Piyush Goyal, the commerce and industry minister who was on a whirlwind tour of the United States recently, captured the hearts and attention of the Indian Diaspora. Goyal’s transparency, tact, and forthcoming approach to audiences across different forums were well appreciated.
While touring the West Coast, at the US India Strategic Partnership Forum (USISP) organized in Los Angeles, Goyal said, “India is expanding its international engagements with many countries. Two FTAs have been already signed and at least two more are to be signed by the end of the year. The agreement with EU is in the works and may take a while with 27 member countries.”
Buoyant and bullish about the India narrative, Goyal was also very welcoming of all issues raised by Indian investors and businesspersons alike. Gunjan Bagla, an international business consultant addressed the elephant in the room by asking Goyal to elaborate on why India did not consent to the Indian Pacific Economic Forum’s (IPEF) trade deal pillar.
The answer was reflective of the sensitivities and maturity of the emergence of a ‘New India’. “As we are holding parallel discussions on FTA with other countries, we want to be sure what’s in it for India. The IPEF is still a ministerial document and India wants to ensure that the binding agreements that come out of these forums are fair for India and all the developing countries. India is the voice for developing nations.”
He further pointed at the WTO forum to drive home his point. Goyal said that at the forum India took a stand on behalf of the developing world and got significant concessions in all the agreements. “What’s the hurry? Be bold and let your clients know what India stands for,” he said.
Arun Dutt, an importer from LA requested for a consulate to be opened in So Cal to increase the ease of trade between India and LA. The Consul General of India, T V Nagendra Prasad also made a note of this request in the interest of trade opportunities.
Pranav Desai, the head of Voice of Specially-Abled People (VOSAP) had a unique economic and trade dimension to the manufacturing of wheelchairs and other accessories in India to combat the dominance of China in this area. Even a complaint made by Ravi Tilak on the no visit from the law ministry was taken well in stride as Goyal promised to take it up with the appropriate ministry.
In response to a question from Anshuman Sinha on bridging the investor-investee gap, the minister educated the audience about the website www.investindia.gov – an initiative to facilitate investments in India. This also led to the government’s efforts to bridge the gap between investors and companies without too much involvement from government agencies. Mukesh Aghi, the president and CEO of USISPF thanked the audience for participation before whisking away Goyal for another engagement.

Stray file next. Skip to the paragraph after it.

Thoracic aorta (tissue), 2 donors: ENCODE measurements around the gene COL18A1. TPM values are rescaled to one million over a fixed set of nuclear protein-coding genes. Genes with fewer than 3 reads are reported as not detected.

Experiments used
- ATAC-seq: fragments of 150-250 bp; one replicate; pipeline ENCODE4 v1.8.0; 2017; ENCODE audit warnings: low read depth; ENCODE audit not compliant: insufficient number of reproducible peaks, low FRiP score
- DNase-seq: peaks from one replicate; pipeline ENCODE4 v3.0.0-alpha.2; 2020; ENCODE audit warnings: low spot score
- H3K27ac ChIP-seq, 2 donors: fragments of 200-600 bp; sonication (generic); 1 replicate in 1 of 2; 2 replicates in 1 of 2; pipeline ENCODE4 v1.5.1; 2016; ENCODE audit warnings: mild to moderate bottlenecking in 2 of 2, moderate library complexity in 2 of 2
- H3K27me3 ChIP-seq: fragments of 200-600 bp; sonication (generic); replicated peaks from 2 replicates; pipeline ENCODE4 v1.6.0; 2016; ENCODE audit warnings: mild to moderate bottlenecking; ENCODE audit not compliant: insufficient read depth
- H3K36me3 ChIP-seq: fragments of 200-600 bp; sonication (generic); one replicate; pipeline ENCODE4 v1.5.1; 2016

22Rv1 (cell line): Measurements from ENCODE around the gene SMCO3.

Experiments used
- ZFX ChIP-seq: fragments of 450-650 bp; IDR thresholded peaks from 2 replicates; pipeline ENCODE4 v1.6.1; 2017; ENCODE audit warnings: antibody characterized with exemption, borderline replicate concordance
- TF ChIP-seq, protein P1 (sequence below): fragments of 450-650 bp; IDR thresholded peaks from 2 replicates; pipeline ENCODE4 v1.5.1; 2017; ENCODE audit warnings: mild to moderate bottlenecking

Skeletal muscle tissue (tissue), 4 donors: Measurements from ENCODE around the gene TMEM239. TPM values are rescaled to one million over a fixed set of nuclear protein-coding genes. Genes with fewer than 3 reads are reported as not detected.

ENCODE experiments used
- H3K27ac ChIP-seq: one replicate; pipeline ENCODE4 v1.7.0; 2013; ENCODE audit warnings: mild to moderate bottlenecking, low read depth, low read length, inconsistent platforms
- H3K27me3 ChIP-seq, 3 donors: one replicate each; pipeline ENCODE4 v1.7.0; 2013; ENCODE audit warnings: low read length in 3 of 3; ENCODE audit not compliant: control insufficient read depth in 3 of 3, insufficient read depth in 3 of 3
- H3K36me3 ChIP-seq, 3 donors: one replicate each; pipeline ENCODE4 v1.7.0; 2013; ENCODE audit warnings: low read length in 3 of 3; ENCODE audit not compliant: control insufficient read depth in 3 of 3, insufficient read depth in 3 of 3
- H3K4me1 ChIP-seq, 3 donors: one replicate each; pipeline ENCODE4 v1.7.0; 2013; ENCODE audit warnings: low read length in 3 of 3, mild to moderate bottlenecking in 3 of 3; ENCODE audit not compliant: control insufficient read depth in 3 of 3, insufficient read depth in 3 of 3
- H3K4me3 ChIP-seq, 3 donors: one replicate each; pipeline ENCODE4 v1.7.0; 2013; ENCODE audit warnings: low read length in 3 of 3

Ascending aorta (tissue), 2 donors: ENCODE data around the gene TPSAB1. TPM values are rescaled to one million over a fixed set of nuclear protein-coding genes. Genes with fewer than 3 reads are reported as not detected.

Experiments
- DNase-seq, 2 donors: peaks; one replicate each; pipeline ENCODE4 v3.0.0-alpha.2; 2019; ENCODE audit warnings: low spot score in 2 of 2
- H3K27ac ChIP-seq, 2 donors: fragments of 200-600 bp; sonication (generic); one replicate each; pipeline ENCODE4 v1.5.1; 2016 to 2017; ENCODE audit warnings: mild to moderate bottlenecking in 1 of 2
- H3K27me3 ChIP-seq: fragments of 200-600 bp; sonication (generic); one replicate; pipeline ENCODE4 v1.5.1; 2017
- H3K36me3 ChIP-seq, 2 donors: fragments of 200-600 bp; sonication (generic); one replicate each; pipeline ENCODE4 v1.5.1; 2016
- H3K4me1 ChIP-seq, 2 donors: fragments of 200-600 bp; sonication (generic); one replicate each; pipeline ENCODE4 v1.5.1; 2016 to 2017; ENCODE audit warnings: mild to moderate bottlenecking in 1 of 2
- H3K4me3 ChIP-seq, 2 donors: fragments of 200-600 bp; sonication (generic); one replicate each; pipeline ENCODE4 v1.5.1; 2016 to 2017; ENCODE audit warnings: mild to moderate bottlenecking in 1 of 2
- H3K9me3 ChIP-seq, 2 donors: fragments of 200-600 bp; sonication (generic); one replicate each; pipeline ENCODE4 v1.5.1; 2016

On day two, Goyal was seen engaging with equal fervor at the BAPS Swaminarayan Temple in Chino Hills in So Cal. He took a tour of the grand monument along with the swamis who also welcomed and blessed him. Dignitaries such as Pravin Patel, Kanaksinh Zala, Ramjibhai Patel, Anil Parekh, and Amrutbhai Patel also gathered at the venue to give the minister a warm welcome.
Gaurav Bhargav, CEO of LPH Apparel hosted the minister in Orange County, where the focus of the event was the textile and apparel industry.
The attendees ranged from TiE SoCal members, elected officials, and dignitaries, including Manu Shah of MS International, an entrepreneur who imports stone, granite, and marble worth $500 million from India.
Bhargav asked Goyal, who also holds the textile portfolio, about the cotton pricing being high in India and what measures are being taken by the government of India to control this. “The government of India has no control over the pricing of cotton. It’s an open market & the price is determined in keeping with the norms of the trade,” Goyal said.
Another attendee Rupa Kanungo, CEO of an Arvind Mafatlal Group Company specially flew down to Los Angeles to meet with the minister, asked questions pertained to the 75 textile hubs that Goyal wants to create as clusters and if the Government of India would consider setting this up as a public-private partnership venture. Here too Goyal’s reply was directed toward investors as he urged them to take on ventures in the private sector. He asserted that the rate of success would be much higher if the government played the role of facilitating the process and did not directly partner in any venture. This according to Goyal is also in line with the government reforms that are being seen in Prime Minister Narendra Modi’s regime.
The mayor of the city of Anaheim, Trevor O’Neill welcomed the minister and thank the attendees for their trust in the city officials.